Newspaper article The Florida Times Union

Holiday Event Mixes Christmas, Living History

Newspaper article The Florida Times Union

Holiday Event Mixes Christmas, Living History

Article excerpt

Byline: CAROL CHILDERS, Times-Union correspondent

******************CORRECTION December 29, 2004

Andrew James-Catalano, 5, of the Southside was pictured receiving Indian markings on his face at the recent Cowboy Country Christmas held on the Westside. Because of an editing error, his last name was incorrect in a photo caption on Page 1 of the Dec. 22 Southside edition of River City News. Becuase of a reporting error, his place of residence was also incorrect in the caption.


Amid the aroma of chicken roasting over an open campfire, little boys clad in boots and cowboy hats readied their guns for a shoot-out in the horse corral.

Eager witnesses watched from log cabin windows trimmed with simple holiday swags of pine and berries.

After it was all over, the dead rose up, dusted off and wandered over to watch another battle being planned, this one among soldiers decked out in blue and gray.

The lively exchange was all part of the fourth annual Cowboy Country Christmas and 140th anniversary of the Battle of Camp Mooney -- a living history event hosted by River City Family Church at 6800 W. Fifth St. on the Westside.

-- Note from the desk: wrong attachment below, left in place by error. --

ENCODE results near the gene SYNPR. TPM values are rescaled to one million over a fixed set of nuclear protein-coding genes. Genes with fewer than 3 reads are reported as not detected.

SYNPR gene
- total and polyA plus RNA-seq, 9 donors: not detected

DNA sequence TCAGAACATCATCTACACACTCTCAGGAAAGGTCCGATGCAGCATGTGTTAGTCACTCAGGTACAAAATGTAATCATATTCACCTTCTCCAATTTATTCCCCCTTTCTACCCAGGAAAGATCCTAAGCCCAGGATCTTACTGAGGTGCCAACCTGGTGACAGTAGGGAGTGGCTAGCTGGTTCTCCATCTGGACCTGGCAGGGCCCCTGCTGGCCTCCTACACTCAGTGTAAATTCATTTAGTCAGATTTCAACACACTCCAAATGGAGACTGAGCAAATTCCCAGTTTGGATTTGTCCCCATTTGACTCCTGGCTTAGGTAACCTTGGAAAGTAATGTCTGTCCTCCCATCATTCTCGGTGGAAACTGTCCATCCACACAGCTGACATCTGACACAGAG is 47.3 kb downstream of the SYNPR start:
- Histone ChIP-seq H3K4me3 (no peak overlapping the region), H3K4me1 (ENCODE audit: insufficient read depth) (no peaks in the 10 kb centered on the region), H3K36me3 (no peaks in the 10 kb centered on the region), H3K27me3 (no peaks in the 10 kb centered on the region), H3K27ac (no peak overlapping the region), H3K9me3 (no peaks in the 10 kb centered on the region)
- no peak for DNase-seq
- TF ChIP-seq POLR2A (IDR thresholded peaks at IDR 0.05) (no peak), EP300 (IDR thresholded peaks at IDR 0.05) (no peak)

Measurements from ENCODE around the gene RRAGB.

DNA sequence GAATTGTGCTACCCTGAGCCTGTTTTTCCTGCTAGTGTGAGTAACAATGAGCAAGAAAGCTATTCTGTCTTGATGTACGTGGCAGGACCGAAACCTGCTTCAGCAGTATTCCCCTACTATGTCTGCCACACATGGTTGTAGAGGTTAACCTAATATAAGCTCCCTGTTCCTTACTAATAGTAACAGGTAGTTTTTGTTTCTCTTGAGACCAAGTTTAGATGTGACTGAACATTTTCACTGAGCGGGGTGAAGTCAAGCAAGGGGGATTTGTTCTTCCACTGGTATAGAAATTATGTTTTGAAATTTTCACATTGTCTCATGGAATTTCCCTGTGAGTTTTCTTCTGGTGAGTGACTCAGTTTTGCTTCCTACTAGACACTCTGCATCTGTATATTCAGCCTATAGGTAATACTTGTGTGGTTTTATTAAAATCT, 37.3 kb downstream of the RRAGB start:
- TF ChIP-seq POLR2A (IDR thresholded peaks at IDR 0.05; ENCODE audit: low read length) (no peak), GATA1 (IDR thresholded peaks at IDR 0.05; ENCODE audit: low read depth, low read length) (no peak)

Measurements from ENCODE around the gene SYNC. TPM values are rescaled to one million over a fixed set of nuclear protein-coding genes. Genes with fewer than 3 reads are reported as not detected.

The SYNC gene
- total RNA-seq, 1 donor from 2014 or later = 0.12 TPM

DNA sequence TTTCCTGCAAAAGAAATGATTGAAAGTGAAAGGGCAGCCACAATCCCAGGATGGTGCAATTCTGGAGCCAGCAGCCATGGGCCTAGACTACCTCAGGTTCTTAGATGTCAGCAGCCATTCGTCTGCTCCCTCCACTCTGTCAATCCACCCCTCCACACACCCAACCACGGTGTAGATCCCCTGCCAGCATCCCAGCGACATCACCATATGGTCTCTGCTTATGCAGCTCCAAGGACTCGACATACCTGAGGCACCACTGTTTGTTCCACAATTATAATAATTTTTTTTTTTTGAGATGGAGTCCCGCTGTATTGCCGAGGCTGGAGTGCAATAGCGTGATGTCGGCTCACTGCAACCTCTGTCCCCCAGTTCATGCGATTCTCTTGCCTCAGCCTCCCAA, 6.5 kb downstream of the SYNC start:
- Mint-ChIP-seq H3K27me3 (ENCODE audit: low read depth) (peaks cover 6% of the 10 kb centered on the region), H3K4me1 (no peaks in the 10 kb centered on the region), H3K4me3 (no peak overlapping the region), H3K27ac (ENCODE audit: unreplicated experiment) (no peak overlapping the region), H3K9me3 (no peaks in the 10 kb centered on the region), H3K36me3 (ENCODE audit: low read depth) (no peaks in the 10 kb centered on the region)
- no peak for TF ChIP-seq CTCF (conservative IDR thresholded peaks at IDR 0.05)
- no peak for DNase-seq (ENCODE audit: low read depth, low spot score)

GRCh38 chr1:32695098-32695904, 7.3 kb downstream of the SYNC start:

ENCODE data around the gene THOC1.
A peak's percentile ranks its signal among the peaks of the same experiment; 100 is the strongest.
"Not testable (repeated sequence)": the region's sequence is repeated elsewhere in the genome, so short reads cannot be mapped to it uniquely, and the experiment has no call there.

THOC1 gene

"We just wanted to have some fun and let people know we're here on the Westside of town," said James Gipson, pastor of River City Family Church.

The Cowboy Christmas began several years ago as a fun experience for the community, filled with horse rides, shooting galleries, a barbecue and other cowboy activities. It grew over the years to include civil war re-enactors, an Indian village, historical displays and vendors displaying their wares.

Armed with a background in teaching history and an interest in team penning -- a rodeo-style event, Gipson said living history programs offer more than just entertainment value.

"People will learn more in one or two hours of living history than they will all year long in a classroom," he said.

Gary Mack of Madison has been involved with living history presentations for more than 20 years.

"I started out playing with cap guns. Our neighborhood was lucky enough to have horses and ponies," he said. "A lot of us kids would go out on the weekends and chase each other and have fun that way."

He describes living history events as a way to peek into another era and another lifestyle long past.

"I think the public finds a peace of mind, for one, and they get to see some things that bring back memories or thoughts of how things used to be. I think nowadays is just too fast-paced, and people need that."

Patti Rang, a storyteller from St. Augustine, regaled passers-by with stories of how pioneers celebrated Christmas.

"The Victorians started with a natural small tree and put on natural berries, flowers, oranges and apples, those were treasured items," she said. As the years progressed, pioneers would dress their small tabletop evergreen trees with handmade ornaments of lace, twine or material, in addition to decorating with dried fruit, strung popcorn and purchased ornaments. …

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